Semesterübersicht Wintersemester 2022/2023

Wintersemester 2021/2022 - Sommersemester 2022 - Wintersemester 2022/2023

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25 Oct 2022

Physikalisches Kolloquium

Institut für Kernphysik

16:15 Uhr s.t., HS KPH

Prof. Dr hab. Wojciech Gawlik, JU Krakow, PL
I will begin with a historical introduction starting from Michael Faraday’s discovery of the magneto-optical phenomena and the basic physics behind it. Next, I will present the revolution caused by the advent of lasers in magneto-optics studies and the developments which made the nonlinear magneto-optics one of the most precise measurement techniques. While focusing on hot atomic-vapor samples, I will also present some magneto-optic studies with cold, trapped atoms and colour centers in diamonds and their applications to magnetometry.

08 Nov 2022

Physikalisches Kolloquium

Institut für Kernphysik

16:15 Uhr s.t., HS KPH

Prof. Dr. Horst Schmidt-Böcking, University of Frankfurt
In der Nacht vom 7. auf den 8. Februar 1922 gelang es Walther Gerlach und Otto Stern im sogenannten Stern-Gerlach-Experiment SGE, zum ersten Male das magnetische Moment eines Atoms, des Silberatoms, zu messen und den Beweis zu erbringen, dass Arnold Sommerfelds und Pieter Debyes Postulat der Richtungsquantelung von atomaren magnetischen Momenten in einem äußeren Magnetfeld der Wahrheit entsprach. Das Messprinzip des Experimentes als hochauflösendes Impulsspektrometer für einzelne Atome im Vakuum und der historische Weg der Durchführung dieses Experimentes werden dargestellt. Das Ergebnis des SGE zeigte damit auch erstmals, dass auch die inneratomaren Drehimpulse gequantelt sind. Die Bedeutung des SGE für die Entwicklung der Quantenphysik besprochen.

15 Nov 2022

Physikalisches Kolloquium

Institut für Kernphysik

16:15 Uhr s.t., HS KPH

Prof. Dr. Erwin Frey, University of Munich
Protein pattern formation is essential for the spatial organization of intracellular processes like cell division, and flagellum positioning. A prominent example of intracellular patterns is the oscillatory pole-to-pole oscillations of Min proteins in E. coli whose function is to ensure precise cell division. Cell polarization, a prerequisite for processes such as stem cell differentiation and cell polarity in yeast, is also mediated by a diffusion-reaction process. More generally, these functional modules of cells serve as model systems for self-organization, one of the core principles of life. Under which conditions spatio-temporal patterns emerge, and how these patterns are regulated by biochemical and geometrical factors are major aspects of current research. In this talk I will review recent theoretical and experimental advances in the field of intracellular pattern formation, focusing on general design principles and fundamental physical mechanisms.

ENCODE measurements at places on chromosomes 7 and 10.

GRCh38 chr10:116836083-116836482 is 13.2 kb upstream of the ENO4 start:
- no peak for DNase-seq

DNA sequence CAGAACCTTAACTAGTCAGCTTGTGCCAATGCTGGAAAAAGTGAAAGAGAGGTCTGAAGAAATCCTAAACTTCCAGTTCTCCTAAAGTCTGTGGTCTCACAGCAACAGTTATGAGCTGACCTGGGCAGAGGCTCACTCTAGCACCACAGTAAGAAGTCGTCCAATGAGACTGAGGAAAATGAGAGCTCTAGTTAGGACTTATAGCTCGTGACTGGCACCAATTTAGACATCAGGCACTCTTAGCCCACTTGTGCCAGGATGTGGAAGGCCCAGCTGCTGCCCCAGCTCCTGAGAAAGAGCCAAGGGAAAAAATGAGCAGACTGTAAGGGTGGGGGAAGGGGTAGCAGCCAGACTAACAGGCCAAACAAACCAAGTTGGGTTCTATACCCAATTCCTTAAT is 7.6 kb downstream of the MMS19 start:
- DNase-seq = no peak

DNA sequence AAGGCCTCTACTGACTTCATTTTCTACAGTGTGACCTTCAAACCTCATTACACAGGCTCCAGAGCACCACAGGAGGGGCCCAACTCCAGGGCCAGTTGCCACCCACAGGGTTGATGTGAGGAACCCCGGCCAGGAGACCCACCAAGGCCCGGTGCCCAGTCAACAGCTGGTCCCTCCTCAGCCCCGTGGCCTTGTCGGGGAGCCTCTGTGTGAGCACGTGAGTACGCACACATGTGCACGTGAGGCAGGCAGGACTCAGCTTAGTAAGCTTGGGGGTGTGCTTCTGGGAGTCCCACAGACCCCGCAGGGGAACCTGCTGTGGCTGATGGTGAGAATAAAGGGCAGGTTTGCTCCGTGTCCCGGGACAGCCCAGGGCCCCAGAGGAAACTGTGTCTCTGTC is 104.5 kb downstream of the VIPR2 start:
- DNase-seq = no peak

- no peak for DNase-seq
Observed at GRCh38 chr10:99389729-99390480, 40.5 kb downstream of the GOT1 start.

20 Dec 2022

Physikalisches Kolloquium

Institut für Kernphysik

16:15 Uhr s.t., HS KPH

Prof. Dr. Sarah Köster, Uni Göttingen
We have about 200 different types of cell in our body, and each of them has very special mechanical properties. Illustrative examples are contracting muscle cells, migrating immune cells or elastic red blood cells. There intriguing mechanical properties are to a great part determined by the so-called cytoskeleton (the “skeleton of the cell”), a composite biopolymer network composed of three filament systems – intermediate filaments, actin filaments and microtubules – along with cross-linkers and molecular motors. In my talk, I will focus on intermediate filaments, the most flexible and the most extensible ones among the different types of filament, with an intriguing non-linear behavior. It has been shown previously that the presence of intermediate filaments in a cell has an influence on its mechanics. Here we unravel different contributions to network properties and cell mechanics, such as the assembly kinetics and mechanical properties of the individual filaments, filament-filament interactions, and network rheology. To explain our experimental results on molecular grounds, we design models that include the strictly hierarchical build-up of the filaments and non-equilibrium transitions between folded and un-folded states. Taken together, the experiments and the modelling indicate that intermediate filaments serve as “safety belts” and shock absorbers” for the cell, thus avoiding damage at strong and fast impact, while maintaining flexibility (e.g., during cell motility).